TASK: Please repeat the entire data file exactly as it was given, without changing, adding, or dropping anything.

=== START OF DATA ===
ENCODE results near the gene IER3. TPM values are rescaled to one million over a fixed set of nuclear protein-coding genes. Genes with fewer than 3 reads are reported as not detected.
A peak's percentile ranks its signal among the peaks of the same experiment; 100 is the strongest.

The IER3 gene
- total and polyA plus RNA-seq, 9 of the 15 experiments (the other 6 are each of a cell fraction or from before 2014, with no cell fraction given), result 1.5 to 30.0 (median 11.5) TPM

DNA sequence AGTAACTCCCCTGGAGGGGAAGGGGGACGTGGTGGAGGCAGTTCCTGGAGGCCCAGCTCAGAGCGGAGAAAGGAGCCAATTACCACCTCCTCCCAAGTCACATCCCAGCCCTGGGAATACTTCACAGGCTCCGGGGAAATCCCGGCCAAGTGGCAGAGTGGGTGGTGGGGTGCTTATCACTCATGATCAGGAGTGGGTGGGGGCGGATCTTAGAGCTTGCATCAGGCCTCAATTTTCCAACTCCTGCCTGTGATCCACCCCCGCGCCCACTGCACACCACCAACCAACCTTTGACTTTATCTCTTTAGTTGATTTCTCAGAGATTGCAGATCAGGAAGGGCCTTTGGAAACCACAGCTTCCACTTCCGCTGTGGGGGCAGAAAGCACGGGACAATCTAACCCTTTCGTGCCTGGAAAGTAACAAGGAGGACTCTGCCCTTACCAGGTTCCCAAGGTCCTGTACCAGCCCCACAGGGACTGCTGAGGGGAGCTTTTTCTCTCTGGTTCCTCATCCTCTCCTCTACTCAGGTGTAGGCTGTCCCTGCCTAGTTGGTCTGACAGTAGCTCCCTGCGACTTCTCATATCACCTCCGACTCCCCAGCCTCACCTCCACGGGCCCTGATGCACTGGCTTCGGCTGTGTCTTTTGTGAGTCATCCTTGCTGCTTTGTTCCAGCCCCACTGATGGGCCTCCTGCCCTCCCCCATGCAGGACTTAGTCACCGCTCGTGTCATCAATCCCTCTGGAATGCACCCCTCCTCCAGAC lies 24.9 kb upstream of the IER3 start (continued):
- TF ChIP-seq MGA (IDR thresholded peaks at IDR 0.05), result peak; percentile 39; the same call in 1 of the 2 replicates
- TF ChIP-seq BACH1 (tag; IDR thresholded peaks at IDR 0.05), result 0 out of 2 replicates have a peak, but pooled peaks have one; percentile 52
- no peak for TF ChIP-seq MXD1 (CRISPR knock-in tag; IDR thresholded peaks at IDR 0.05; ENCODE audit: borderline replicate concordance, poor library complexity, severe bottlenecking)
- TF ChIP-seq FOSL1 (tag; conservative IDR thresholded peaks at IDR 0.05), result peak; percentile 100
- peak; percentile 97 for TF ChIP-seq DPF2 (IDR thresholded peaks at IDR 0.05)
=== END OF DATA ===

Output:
ENCODE results near the gene IER3. TPM values are rescaled to one million over a fixed set of nuclear protein-coding genes. Genes with fewer than 3 reads are reported as not detected.
A peak's percentile ranks its signal among the peaks of the same experiment; 100 is the strongest.

The IER3 gene
- total and polyA plus RNA-seq, 9 of the 15 experiments (the other 6 are each of a cell fraction or from before 2014, with no cell fraction given), result 1.5 to 30.0 (median 11.5) TPM

DNA sequence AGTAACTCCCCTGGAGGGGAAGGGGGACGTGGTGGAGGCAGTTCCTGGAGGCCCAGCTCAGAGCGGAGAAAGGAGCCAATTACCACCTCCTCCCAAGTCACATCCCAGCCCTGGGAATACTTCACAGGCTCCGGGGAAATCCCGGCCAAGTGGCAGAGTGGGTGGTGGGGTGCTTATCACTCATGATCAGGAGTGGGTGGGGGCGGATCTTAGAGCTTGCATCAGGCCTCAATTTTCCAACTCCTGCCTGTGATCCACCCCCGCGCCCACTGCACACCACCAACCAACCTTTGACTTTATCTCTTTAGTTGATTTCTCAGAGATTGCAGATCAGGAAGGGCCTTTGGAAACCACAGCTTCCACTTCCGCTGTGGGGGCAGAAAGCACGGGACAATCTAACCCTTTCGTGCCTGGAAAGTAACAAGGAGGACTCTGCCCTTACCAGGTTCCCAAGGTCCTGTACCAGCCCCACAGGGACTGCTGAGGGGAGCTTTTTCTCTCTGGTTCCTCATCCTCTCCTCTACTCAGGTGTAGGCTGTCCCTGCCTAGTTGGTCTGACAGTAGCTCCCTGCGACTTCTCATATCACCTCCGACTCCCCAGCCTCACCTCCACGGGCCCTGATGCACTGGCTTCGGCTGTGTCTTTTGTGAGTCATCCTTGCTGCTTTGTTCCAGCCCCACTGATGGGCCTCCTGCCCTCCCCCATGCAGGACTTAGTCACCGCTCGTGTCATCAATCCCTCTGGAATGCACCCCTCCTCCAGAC lies 24.9 kb upstream of the IER3 start (continued):
- TF ChIP-seq MGA (IDR thresholded peaks at IDR 0.05), result peak; percentile 39; the same call in 1 of the 2 replicates
- TF ChIP-seq BACH1 (tag; IDR thresholded peaks at IDR 0.05), result 0 out of 2 replicates have a peak, but pooled peaks have one; percentile 52
- no peak for TF ChIP-seq MXD1 (CRISPR knock-in tag; IDR thresholded peaks at IDR 0.05; ENCODE audit: borderline replicate concordance, poor library complexity, severe bottlenecking)
- TF ChIP-seq FOSL1 (tag; conservative IDR thresholded peaks at IDR 0.05), result peak; percentile 100
- peak; percentile 97 for TF ChIP-seq DPF2 (IDR thresholded peaks at IDR 0.05)